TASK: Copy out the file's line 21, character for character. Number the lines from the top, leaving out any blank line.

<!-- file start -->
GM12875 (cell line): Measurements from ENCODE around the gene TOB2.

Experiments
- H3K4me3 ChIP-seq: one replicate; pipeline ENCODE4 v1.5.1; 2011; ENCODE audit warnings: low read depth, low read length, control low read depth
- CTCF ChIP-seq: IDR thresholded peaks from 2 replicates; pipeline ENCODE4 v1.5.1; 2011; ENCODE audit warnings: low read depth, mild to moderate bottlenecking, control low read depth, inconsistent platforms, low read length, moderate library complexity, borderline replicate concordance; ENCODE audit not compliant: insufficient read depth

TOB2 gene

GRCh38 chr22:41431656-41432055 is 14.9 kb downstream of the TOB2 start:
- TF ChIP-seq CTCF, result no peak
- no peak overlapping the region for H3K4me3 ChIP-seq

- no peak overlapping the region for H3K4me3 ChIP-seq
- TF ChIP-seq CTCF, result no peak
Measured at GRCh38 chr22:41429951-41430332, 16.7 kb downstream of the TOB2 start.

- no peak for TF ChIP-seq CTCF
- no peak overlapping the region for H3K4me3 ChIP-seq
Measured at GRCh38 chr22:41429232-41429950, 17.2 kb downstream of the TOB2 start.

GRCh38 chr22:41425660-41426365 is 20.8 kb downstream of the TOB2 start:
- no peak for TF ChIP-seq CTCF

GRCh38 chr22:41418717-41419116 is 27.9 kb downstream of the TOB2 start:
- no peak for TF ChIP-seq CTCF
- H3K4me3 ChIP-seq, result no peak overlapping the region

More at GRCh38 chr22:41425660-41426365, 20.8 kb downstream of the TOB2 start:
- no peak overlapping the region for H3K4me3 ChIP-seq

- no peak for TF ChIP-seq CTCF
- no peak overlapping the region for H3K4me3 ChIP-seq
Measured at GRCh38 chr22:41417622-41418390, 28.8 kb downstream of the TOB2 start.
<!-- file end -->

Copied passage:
- no peak overlapping the region for H3K4me3 ChIP-seq